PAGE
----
The rules of mind mapping, in Buzan’s view, demand only one key word per branch and as each branch proliferates from the central image; and grows fresh associated branches, one will find that a host and wealth of creative, memorable and innovative thoughts come flooding in.
Buzan furthers, “Your page becomes a reflection of the teeming flashes of brilliance in your mind, now translated into blossoming and burgeoning visual form. Your brain is stimulated, the sleeping giant awakes and the floodgates of creativity open as if by a miracle before you.”
Advising the attendees of the seminar, Buzan insists that anyone can enhance the recall power of one’s mind map by adding coloured images. “Memory,” says Buzan, “is not a dry-as-dust exercise: true and effective recall of facts you wish to remember and use, depends on the dramatic and imaginative use of image and colour.”
Buzan urges, “Become your own artist. Etch your own scientific insights onto your page.” What does a mind map do for us? According to Buzan, the mind map records notes, generates strategies, reflects the workings of one’s own mind, “now made manifest for you to see and recapture at a glance”.
Can mind mapping be applied to the workplace for the benefit of both the employee and the employer? Can it, when applied, lead to a boost in employee productivity, corporate bottom lines and ultimately national productivity?
To Buzan, it is self evident that the adoption and inculcation of all the related and associated principles of global mental literacy (of which mind mapping is a part) must ineluctably bring about serious benefits in every sphere of human activity, be it business, corporate, government, military, social or education.
Explaining how mental literacy can help increase productivity, Buzan tells The Edge, “If those at the helm have a perfect comprehension of the concepts of mind mapping, speed reading and memory, and these mental virtues and strengths are reflected and replicated within and by their support teams, it is inevitable that major benefits and advantages will accrue.”
Buzan believes that a harmonious and felicitous combination of the mental virtues throughout any organisation will lead to greater efficiency, speed of execution of decisions, designs and plans as well as coordination between all functioning elements of that organisation. “Initiatives and details will be remembered, not overlooked or forgotten and the communality of shared mentally literate templates will ensure that corporate hand and eye, body and mind, understand each other perfectly and function as one,” adds Buzan.
Effective speed reading
The other concept that Buzan has pioneered is speed reading which, according to Buzan, is the ability to absorb and understand large quantities of text at greater reaction times than the human average, which is several hundred words per minute.
Clarifying the exact method one can employ to read and absorb faster, Buzan explains, “It is very easy to significantly increase your reading speed, at first into the high hundreds (any unspecified number that is between 100 and 200, but closer to 200 than 100), then the first thousand and finally multiples of a thousand words per minute, without sacrificing comprehension.”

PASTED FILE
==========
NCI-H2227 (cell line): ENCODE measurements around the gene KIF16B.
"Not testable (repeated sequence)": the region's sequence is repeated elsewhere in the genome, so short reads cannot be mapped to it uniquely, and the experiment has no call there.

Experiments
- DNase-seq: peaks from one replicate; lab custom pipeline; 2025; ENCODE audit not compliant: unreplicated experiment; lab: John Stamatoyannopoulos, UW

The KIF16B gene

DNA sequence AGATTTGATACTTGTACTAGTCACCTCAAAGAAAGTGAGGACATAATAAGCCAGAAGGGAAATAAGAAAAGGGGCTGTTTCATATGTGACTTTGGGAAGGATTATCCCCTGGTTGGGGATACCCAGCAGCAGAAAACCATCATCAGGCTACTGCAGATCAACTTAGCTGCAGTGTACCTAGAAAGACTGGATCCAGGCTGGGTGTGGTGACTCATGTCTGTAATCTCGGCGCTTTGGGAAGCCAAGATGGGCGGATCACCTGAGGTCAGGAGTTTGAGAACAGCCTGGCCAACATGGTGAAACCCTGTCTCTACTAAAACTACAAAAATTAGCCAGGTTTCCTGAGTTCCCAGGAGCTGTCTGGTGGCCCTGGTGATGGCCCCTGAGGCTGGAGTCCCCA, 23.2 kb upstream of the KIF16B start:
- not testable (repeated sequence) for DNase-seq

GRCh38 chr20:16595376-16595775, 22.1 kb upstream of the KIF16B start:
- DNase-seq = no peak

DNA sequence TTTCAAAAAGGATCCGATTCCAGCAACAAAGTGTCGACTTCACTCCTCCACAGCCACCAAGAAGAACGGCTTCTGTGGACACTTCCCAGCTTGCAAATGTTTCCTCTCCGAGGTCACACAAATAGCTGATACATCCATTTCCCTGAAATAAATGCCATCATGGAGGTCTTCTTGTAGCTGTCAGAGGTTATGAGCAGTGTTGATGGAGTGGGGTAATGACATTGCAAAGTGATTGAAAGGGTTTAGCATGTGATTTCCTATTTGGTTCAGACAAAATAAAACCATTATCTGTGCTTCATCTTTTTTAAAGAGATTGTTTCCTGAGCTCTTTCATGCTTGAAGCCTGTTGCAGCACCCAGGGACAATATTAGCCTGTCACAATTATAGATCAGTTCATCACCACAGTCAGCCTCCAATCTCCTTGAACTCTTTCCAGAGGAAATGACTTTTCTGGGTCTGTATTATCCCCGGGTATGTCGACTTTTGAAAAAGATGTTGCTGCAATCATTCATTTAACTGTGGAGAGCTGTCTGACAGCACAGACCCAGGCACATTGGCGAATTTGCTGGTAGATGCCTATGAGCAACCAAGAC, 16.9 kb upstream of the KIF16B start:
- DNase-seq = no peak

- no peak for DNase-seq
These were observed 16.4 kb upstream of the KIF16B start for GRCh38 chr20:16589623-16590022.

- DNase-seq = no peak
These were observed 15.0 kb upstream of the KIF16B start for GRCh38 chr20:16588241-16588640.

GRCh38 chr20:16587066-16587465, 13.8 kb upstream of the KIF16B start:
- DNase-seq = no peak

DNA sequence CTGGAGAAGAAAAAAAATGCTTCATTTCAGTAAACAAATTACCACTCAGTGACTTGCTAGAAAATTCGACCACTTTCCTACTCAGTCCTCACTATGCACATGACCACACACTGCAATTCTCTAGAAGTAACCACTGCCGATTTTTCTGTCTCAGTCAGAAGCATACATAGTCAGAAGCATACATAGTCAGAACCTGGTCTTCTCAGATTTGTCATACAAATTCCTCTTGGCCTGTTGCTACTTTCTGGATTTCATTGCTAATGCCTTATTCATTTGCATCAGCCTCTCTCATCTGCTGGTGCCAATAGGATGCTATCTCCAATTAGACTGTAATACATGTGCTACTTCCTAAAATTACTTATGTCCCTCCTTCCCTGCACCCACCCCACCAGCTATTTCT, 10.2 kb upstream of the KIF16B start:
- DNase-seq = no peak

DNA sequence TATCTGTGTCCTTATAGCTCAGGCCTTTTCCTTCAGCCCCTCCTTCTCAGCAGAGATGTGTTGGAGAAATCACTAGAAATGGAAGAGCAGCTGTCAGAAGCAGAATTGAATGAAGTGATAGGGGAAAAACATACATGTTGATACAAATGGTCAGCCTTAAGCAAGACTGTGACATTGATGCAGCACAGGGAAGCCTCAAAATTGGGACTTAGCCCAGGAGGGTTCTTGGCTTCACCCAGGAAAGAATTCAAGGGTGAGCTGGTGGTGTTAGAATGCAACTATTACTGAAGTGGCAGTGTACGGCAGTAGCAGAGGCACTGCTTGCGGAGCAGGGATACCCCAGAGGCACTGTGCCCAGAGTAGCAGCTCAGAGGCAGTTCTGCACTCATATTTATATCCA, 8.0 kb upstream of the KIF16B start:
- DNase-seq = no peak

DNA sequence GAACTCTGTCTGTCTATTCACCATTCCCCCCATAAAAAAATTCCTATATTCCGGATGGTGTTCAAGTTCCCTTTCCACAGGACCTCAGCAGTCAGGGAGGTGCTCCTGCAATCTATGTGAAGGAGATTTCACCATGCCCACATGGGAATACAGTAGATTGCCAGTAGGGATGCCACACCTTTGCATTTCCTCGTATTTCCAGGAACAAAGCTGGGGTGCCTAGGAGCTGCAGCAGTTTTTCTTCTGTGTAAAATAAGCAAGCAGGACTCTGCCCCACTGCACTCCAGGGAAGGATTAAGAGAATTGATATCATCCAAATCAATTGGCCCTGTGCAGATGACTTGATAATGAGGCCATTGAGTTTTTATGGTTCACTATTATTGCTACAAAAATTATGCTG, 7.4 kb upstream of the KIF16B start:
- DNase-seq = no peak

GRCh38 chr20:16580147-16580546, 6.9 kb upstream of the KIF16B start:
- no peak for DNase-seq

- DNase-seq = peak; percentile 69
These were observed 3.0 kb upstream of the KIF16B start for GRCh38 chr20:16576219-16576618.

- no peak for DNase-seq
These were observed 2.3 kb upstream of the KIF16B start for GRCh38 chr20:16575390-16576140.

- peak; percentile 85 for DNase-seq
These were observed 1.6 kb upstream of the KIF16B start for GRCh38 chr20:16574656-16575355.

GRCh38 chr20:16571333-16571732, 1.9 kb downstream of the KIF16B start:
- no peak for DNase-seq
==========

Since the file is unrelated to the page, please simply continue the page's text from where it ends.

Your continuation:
The three principles to bear in mind are, explains Buzan, “Firstly use a pointer when you read, such as a pen or pencil. The pointer forwards as you read and helps keep your focus on a particular place and avoid the backsliding and repeated reading of passages which is the bane of effective reading.”
The second step is to realise that the human eye span is in fact incredibly wide. “If you try you literally have eyes in the side of your head. Once you grasp this principle you can move to the third and vital lesson, which is chunking. Instead of reading single words at a time, take in chunks at once. You will find that this has an amazing effect on your reading velocity and effective absorption and comprehension,” says Buzan.
Does speed reading apply to online reading too, now that many read books on Kindle and overall reading has shifted from the printed word to online mediums?
There is no difference between the printed page and the online page, in Buzan’s opinion. Exactly the same principles apply.
Talking to The Edge about the advantages of speed in reading online rather than from the printed page, Buzan points out, “One plus is that there is no danger of your book page suddenly curling up or the book shutting inconveniently and thus losing your place.”
A further advantage of reading online is that in many cases one has the option of altering the size of the onscreen print to make it simpler to digest, at the mere touch of a keypad.
Buzan’s latest global campaign is the butterfly universal project, which is designed to reveal in dramatic and colourful form to billions of people around the planet what dormant resources of the mind are open to them .
Explaining the concept, Buzan says, “Students gather at my worldwide public lecture tours brainwashed by uninspired, rigid and conventional teaching into erroneous and reductive beliefs about themselves and their so-called limitations, and convinced that they are hopeless at art. By insisting that they all draw on the spot the most beautiful and colourful butterfly they can, the realisation dawns that they can be artists, or scientists.”
Drawing an allegory with the crawling embryonic caterpillars of human brains, Buzan continues, “Human brain capacity is infinitely capable of achieving anything it wishes to and brings us right back to my earlier point about the brain being a sleeping giant. My global mission is to awaken the entire worldwide race of sleeping giants.”